“I want to pause here to digress on the seemingly underwhelming concepts of coordination and subordination. I will ask you to stifle your yawn as I acknowledge that they are easy to dismiss–ancient, faintly risible, uttered once long ago by acolytes of sentence diagramming in the era of chalk dust. They smack of grammar for grammar’s sake, and almost nobody cares about that. Teachers instead seek mostly to simply make sure the sentences work and dispense with the parsing of parts. It is so much simpler to tell kids to go with ‘sounds right’ (an idea that inherently discriminates against those for whom the sounds of language are not happily ingrained by luck or privilege) or to make the odd episodic correction and not worry about the principle at work.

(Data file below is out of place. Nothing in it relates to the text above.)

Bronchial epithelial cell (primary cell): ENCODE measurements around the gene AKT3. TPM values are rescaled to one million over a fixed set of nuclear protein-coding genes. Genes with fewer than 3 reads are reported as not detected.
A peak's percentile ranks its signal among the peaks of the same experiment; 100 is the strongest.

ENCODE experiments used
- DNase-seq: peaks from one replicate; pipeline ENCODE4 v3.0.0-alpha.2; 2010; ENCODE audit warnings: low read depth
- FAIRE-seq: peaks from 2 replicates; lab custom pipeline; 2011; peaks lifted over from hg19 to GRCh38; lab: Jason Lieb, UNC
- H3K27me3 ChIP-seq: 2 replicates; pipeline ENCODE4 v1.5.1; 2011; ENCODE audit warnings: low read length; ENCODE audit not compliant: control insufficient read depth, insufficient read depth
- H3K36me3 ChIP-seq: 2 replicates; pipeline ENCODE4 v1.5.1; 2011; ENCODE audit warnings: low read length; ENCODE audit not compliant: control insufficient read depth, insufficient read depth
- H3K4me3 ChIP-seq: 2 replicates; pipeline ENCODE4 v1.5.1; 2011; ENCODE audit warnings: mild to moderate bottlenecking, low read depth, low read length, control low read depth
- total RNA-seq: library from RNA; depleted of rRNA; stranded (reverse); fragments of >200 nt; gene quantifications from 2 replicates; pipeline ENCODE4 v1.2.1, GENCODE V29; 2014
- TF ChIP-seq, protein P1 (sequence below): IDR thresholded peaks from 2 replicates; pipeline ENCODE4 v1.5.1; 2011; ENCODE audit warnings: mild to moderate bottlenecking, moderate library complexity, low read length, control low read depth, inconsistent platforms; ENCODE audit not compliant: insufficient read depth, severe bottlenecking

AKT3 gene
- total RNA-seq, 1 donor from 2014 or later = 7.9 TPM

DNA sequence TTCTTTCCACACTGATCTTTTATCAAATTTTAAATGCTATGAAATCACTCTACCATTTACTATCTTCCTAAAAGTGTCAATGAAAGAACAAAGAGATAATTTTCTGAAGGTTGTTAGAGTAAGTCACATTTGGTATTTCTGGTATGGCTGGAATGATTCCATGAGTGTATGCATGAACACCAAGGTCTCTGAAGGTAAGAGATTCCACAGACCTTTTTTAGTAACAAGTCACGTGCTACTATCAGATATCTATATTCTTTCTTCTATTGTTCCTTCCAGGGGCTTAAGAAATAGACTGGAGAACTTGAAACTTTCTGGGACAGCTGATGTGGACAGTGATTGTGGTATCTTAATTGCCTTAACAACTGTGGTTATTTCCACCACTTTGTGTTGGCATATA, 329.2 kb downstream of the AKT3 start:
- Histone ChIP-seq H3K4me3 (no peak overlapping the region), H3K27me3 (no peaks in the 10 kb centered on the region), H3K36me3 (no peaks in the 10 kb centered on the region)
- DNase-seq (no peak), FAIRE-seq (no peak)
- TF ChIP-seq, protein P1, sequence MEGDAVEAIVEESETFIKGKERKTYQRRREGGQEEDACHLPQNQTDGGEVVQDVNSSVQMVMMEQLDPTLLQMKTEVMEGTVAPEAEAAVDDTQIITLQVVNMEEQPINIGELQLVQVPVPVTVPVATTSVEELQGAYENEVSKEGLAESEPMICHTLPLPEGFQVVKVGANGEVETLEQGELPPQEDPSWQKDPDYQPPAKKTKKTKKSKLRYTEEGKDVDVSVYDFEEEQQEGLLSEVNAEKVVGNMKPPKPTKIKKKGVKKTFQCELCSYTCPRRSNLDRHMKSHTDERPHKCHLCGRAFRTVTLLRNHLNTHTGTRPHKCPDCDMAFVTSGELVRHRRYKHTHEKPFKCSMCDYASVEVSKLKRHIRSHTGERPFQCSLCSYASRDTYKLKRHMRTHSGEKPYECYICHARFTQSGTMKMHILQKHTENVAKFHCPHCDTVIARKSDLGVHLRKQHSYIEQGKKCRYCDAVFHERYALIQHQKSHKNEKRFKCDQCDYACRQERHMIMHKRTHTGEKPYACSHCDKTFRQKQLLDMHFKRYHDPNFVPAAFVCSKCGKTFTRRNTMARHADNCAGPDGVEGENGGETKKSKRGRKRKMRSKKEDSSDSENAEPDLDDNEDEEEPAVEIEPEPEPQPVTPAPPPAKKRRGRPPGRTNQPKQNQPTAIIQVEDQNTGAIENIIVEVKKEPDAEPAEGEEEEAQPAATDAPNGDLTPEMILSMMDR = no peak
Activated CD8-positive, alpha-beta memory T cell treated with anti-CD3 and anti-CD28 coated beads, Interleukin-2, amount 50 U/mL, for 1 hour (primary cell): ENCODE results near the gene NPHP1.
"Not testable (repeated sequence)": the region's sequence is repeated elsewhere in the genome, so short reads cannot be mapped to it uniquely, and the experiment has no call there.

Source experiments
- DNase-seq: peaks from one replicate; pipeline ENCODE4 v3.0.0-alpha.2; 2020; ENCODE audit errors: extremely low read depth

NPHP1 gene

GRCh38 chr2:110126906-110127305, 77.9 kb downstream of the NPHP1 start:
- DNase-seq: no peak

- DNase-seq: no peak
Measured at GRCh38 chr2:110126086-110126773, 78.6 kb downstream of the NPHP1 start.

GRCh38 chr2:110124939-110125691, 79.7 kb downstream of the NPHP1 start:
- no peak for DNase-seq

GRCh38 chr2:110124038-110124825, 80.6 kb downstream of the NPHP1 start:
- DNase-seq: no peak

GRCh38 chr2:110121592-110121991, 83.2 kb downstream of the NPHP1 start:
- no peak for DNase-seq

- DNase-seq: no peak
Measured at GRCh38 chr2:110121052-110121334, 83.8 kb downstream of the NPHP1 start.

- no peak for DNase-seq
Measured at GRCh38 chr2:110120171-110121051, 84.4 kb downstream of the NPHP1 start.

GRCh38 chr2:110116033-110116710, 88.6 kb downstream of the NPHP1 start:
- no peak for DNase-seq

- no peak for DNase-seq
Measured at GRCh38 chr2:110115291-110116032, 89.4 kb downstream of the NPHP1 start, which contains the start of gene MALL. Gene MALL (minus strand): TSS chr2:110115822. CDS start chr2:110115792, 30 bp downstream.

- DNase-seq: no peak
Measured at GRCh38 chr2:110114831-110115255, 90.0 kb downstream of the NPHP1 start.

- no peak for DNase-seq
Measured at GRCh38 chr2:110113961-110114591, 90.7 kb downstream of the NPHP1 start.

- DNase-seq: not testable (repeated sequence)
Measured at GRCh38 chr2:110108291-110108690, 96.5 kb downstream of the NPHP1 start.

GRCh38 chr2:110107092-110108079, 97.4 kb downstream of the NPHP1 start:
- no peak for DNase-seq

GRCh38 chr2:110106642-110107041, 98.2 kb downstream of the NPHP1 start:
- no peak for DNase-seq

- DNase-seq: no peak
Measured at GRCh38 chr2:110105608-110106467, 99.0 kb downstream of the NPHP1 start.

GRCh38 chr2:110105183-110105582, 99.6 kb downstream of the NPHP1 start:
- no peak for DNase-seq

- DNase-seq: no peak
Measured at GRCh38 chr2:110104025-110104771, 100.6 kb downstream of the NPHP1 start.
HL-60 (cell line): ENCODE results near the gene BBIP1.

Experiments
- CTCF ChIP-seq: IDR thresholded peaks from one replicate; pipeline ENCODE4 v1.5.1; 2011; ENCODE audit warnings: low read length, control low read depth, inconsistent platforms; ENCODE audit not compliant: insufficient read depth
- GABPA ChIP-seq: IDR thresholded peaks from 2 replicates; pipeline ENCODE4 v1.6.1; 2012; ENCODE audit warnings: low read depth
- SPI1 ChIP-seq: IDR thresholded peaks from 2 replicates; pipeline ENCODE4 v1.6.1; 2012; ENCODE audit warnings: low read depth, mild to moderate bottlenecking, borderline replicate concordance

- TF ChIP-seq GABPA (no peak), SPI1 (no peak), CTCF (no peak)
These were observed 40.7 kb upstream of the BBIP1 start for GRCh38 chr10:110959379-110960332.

But coordination and subordination are in fact deeply powerful principles worth mastering. They describe the ways that ideas are connected, the nuances that yoke disparate thoughts together. It is the connections as much as the ideas that make meaning. To master conjunctions is to be able to express that two ideas are connected but that one is more important than the other, that one is dependent on the other, that one is contingent on the other, that the two ideas exist in contrast or conflict. Mastering that skill is immensely important not just to writing but to reading. Students who struggle with complex text can usually understand the words and clauses of a sentence; it is the piecing together of the interrelationships among them that most often poses the problem. They understand the first half of a sentence but miss the cue that questions its veracity in the second half. And so without mastery of the syntax of the relationships–which is what coordination and subordination are–the sentence devolves–for weak readers–into meaninglessness.”
Excerpted from: Hochman, Judith C., and Natalie Wexler. The Writing Revolution: A Guide to Advancing Thinking through Writing in All Subjects and Grades. San Francisco: Jossey-Bass, 2017.